The Learning Curve Levels Out

Since I am a new operator of the Greenlight System, it has been a learning process for me. Starting out was a little bit scary! After six years of doing it pretty much one way, it’s a new way of both thinking and reacting. But, the ease of operation and the effectiveness of the System have transformed me…allowing me to provide more effective support to the site construction team. 

  • Need the entire site air monitoring and weather condition information? With the data on my computer screen and on the server, if anyone needs a snapshot of site conditions at any moment, I can supply that information.

  • Want to know what happened last week? I’ve got it the information all ready to go! It no longer takes hours or days to find the right data and put it into a format that is understandable and explainable.

  • Concerned that there is a change in airborne contaminant levels at the site?  I’m on top of that, too! Even when a small change occurs, I am notified immediately, and I can quickly investigate. 

The Data Speaks

My sense is that when the construction team experiences how available the air monitoring data is and that with these data we can be very responsive with control implementation, they are more confident that are working in a safe environment.  The workers seem more content, and project managers are pretty happy knowing that they can continue working safely while staying on time and on budget.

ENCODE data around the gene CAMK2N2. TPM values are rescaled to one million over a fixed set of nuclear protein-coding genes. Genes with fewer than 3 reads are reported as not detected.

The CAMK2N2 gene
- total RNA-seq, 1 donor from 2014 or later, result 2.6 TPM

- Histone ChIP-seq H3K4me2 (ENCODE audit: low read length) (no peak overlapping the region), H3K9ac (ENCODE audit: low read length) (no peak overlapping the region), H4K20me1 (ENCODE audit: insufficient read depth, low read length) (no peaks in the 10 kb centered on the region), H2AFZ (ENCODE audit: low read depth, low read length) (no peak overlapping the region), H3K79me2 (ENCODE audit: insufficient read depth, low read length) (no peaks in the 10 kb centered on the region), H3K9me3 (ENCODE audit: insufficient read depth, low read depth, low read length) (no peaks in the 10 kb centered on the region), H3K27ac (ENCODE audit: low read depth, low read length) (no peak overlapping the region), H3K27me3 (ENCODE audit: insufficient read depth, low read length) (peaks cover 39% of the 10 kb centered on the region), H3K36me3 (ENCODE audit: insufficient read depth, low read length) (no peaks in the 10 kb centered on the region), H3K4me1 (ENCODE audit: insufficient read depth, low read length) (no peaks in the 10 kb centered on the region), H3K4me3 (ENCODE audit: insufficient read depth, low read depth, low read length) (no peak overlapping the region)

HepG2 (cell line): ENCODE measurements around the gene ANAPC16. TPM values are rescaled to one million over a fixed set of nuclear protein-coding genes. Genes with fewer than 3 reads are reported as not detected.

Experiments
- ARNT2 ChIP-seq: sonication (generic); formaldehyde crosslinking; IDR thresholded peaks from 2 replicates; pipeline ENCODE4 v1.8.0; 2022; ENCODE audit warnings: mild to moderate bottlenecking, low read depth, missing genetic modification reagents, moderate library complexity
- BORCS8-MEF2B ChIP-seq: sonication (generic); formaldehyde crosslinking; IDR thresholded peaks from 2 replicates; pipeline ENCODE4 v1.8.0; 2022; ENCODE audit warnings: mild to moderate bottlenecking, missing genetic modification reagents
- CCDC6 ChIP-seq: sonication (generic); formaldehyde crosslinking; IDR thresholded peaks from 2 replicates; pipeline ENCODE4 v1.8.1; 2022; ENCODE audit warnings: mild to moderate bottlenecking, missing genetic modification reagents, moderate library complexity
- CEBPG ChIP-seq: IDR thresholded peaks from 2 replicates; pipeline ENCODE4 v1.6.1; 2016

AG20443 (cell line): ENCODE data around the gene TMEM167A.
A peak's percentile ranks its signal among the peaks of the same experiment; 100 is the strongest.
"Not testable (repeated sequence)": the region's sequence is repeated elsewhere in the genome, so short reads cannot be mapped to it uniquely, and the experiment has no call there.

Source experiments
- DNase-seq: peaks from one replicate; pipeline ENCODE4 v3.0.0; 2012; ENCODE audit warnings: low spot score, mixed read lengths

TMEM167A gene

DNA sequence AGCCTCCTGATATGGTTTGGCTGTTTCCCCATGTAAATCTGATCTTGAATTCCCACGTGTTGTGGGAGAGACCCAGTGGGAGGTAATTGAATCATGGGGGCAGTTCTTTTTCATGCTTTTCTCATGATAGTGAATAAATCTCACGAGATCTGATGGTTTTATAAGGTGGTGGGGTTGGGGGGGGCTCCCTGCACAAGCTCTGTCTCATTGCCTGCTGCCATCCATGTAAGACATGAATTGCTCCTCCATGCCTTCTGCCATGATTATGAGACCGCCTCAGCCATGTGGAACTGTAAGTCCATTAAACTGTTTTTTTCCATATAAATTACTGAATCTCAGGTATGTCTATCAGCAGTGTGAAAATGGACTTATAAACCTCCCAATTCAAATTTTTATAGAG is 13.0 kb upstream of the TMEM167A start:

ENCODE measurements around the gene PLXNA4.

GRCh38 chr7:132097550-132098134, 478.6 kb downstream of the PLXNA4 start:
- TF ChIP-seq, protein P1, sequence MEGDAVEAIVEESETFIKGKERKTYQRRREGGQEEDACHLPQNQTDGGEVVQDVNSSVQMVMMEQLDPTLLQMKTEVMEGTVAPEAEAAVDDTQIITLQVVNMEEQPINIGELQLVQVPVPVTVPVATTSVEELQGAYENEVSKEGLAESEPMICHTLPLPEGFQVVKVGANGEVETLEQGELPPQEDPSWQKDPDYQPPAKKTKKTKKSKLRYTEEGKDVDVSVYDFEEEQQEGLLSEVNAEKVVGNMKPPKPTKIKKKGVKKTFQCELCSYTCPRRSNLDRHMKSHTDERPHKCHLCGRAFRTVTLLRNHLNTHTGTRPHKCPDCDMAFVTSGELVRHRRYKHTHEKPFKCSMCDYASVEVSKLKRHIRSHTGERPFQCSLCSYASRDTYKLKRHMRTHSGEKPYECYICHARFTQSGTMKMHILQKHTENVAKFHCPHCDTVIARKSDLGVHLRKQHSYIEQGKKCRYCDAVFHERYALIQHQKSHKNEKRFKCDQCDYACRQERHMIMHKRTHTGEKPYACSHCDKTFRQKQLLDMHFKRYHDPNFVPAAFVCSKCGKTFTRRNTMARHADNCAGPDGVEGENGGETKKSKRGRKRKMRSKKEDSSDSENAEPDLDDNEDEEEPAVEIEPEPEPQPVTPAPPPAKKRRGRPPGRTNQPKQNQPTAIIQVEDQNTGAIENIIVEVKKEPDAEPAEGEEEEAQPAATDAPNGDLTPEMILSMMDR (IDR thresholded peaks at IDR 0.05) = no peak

What new innovations do you see in particulate and hydrocarbon monitoring at construction sites? Have you found any other tools that will help you be a more effective site safety manager? What other “tools” would you like that would help you monitor airborne contaminants?
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Topics: General EHS, Construction H&S, Air Monitoring, Occupational Safety, Greenlight, Air Sampling, environmental air monitoring, perimeter air monitoring